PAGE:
Yet, 60 years on, with more flexibility than ever, the inertia of the familiar keeps many of us from buying that plane ticket, negotiating with our boss, and structuring a life rich with adventure and mobility. So what’s the secret to taking the plunge?To find out, I coordinated a series of interviews with a few experts who regularly pull off this sort of thing: Rolf Potts, acclaimed travel writer and author of Vagabonding: An Uncommon Guide to the Art of Long-Term World Travel, Chris Guillebeau, a successful blogger and author (The Art of Non-Conformity) who has visited 177 countries, and London native Alex MacCaw, who spent a year traveling and writing before joining Twitter as a programmer.
What prompted you to take the plunge?
Alex: Well, I had spent some time in San Francisco working on a startup and was a bit burnt out. So, I decided to take a year off to travel, get a book published, and ultimately ended up moving to the States. It was either that or go to university or get job. And I’ve always been very bad at doing things I don’t like.
Alex MacCaw’s round-the-world itinerary.
Have you found it tough to stay focused and regimented? Any tips on managing yourself vs creative output vs travel schedule?
Rolf: For me it’s always been a challenge to stay focused and regimented. But if you can’t, it’s impossible to be creative and productive when you travel. My best strategy is to maintain a daily discipline, where I am writing every single day — even if it’s just one sentence. Often I’ll find that that first sentence is the most difficult task, and once you’ve created a sentence, it’s easier to create a paragraph, a page, a chapter of writing. Without that discipline and compulsion to create at least one sentence a day, I wouldn’t be nearly as productive as I have been.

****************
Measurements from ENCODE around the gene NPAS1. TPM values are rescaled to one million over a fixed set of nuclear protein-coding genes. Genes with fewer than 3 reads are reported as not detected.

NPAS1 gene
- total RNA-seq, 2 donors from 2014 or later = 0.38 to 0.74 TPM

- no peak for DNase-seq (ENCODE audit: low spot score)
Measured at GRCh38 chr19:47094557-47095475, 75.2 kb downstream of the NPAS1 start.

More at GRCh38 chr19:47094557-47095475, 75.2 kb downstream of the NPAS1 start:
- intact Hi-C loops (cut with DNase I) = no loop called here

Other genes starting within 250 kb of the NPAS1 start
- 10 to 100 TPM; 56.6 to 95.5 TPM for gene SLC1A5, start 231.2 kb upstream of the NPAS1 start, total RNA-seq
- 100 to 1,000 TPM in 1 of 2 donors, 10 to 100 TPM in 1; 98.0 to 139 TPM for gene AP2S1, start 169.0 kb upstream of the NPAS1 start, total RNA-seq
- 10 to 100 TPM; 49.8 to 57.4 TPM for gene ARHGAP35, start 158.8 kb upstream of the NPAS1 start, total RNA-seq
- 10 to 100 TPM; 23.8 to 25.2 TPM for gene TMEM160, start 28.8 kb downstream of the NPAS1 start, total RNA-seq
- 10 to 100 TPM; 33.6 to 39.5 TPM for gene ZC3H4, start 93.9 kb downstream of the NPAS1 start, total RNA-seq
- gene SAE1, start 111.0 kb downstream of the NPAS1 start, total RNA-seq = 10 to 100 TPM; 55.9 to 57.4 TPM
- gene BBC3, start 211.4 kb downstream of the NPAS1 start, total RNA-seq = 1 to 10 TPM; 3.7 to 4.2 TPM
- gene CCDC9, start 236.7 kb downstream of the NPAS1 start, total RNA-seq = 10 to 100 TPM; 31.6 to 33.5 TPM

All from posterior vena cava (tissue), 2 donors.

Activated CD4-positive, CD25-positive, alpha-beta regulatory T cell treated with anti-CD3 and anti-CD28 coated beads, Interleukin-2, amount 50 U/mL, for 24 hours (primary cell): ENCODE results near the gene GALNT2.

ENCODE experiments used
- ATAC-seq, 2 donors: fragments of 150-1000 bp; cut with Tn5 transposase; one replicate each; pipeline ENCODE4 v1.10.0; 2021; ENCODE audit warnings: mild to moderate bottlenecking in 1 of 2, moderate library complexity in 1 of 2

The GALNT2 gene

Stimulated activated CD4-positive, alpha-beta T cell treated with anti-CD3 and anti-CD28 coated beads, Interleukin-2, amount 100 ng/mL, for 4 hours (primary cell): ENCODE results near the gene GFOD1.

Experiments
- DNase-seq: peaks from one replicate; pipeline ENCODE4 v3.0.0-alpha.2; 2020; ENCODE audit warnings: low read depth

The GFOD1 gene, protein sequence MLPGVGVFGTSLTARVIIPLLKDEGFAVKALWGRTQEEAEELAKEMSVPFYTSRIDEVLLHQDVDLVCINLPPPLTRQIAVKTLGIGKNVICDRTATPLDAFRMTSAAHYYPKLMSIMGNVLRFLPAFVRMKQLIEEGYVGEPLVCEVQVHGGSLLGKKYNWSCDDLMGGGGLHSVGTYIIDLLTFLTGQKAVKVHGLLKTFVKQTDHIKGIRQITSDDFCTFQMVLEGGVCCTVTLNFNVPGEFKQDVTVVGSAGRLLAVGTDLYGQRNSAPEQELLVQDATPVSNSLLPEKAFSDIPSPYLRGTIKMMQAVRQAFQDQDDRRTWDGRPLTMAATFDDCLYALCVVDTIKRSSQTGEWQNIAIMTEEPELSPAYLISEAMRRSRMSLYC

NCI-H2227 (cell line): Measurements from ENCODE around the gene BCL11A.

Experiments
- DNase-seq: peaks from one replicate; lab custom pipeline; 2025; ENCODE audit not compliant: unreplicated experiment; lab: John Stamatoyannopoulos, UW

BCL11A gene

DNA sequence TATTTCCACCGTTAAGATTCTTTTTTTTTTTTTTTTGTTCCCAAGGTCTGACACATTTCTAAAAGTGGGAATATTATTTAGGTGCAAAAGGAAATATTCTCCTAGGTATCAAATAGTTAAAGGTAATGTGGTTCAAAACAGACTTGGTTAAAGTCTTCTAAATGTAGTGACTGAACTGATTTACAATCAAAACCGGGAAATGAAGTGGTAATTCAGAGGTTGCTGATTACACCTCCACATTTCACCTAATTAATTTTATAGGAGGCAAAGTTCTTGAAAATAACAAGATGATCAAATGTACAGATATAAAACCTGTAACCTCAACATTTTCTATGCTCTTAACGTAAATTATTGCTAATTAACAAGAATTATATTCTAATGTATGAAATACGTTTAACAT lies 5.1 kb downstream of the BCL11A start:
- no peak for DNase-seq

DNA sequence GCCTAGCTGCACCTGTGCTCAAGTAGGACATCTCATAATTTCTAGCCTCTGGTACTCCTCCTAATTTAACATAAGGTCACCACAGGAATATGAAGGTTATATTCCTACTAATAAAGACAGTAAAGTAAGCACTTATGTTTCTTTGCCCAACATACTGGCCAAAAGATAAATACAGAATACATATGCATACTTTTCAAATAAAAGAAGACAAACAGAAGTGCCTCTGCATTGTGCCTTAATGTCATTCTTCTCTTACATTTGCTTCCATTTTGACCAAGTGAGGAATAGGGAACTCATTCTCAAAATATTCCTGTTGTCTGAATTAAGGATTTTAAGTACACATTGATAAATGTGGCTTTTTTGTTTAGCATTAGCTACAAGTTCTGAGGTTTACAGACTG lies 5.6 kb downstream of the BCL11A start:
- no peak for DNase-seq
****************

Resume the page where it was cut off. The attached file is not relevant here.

Chris: Yes, it’s tough. That’s why you have to make it a habit like anything else. One thing that helps is to continually focus on deliverables, not time schedules. On any particular day I may be anywhere (right now I’m writing these answers from the island nation of Nauru, the world’s smallest republic). Therefore, the actual schedule may vary quite a bit from day to day or week to week.
However, every day I try to keep working away on things regardless of location: another 1,000 words for my next manuscript, another outline for a new business website, a column or freelance piece, and so on. At the end of the day, I know I’ll be dissatisfied with myself if I haven’t made sufficient progress.
I also give myself rewards that are tied to accomplishment. I love to read the New Yorker, New York Times, Economist, and other publications, so when there’s an article I’m especially interested in, I’ll make myself save it until I’ve accomplished something more productive.
If you’re traveling solo how do you get feedback when you’re stuck – any tips or methods for this?
Chris: When I get stuck, I think it’s more a question of motivation than anything else. The best way to recover, in my experience, is to ask myself what’s going on and find the root of the problem. Am I just jetlagged or otherwise tired? Am I ready to be done with this project? What do I feel like working on?
Don’t get me wrong, you may not always be able to work exclusively on things you feel motivated by. Completing big projects, like writing a book, require a constant tradeoff of short-term enjoyment for long-term fulfillment. Nevertheless, I try to spend much of my creative time on projects or tasks that I am genuinely excited about. This usually gives me more energy to keep moving along to the next project or task.